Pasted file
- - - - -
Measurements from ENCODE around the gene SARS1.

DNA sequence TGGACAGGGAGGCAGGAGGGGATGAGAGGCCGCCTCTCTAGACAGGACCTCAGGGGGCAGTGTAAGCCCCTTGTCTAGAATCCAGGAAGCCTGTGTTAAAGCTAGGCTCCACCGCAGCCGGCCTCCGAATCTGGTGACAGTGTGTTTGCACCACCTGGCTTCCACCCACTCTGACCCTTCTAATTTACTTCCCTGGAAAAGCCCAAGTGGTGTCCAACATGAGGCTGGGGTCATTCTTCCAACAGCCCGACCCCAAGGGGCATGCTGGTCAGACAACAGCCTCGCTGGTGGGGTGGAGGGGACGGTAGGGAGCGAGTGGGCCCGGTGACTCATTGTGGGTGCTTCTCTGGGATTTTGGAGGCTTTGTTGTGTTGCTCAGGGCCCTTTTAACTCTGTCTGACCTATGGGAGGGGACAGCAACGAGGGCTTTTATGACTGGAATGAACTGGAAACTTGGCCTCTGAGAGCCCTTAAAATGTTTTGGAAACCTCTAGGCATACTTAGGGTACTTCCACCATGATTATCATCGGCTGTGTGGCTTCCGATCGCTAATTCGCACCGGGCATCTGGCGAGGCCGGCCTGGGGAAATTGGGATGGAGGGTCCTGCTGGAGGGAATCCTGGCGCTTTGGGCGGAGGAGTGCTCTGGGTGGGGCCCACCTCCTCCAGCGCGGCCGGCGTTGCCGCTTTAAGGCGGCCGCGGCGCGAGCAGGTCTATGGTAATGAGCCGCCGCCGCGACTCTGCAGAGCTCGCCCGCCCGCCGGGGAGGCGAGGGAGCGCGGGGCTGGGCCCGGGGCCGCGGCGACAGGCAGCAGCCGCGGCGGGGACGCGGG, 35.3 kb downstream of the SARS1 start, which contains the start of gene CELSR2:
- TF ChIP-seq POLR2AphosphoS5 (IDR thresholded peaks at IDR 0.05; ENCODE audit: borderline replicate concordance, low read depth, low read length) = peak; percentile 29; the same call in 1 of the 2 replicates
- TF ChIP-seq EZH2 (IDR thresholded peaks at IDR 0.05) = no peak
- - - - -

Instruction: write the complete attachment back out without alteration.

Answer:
Measurements from ENCODE around the gene SARS1.

DNA sequence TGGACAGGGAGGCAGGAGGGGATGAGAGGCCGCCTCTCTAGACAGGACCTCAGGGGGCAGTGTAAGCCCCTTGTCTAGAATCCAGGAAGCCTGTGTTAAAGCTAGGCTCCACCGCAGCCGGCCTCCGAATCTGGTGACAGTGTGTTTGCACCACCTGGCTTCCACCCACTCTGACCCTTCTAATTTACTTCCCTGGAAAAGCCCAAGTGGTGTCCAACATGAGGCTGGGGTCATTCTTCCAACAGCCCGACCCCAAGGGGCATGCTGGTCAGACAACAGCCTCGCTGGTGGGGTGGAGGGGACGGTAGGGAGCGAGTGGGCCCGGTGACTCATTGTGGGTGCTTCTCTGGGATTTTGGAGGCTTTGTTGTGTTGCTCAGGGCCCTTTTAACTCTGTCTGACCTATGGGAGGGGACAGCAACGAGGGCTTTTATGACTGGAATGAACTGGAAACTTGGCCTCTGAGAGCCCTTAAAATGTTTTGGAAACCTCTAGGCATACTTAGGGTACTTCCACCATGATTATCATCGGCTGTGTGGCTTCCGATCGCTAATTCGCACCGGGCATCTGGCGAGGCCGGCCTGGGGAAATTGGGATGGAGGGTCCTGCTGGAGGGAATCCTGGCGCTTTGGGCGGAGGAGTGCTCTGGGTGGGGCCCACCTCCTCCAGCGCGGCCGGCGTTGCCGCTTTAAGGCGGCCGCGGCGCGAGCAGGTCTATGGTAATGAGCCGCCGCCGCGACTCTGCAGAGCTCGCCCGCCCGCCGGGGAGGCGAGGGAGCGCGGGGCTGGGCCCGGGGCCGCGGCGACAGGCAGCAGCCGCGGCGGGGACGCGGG, 35.3 kb downstream of the SARS1 start, which contains the start of gene CELSR2:
- TF ChIP-seq POLR2AphosphoS5 (IDR thresholded peaks at IDR 0.05; ENCODE audit: borderline replicate concordance, low read depth, low read length) = peak; percentile 29; the same call in 1 of the 2 replicates
- TF ChIP-seq EZH2 (IDR thresholded peaks at IDR 0.05) = no peak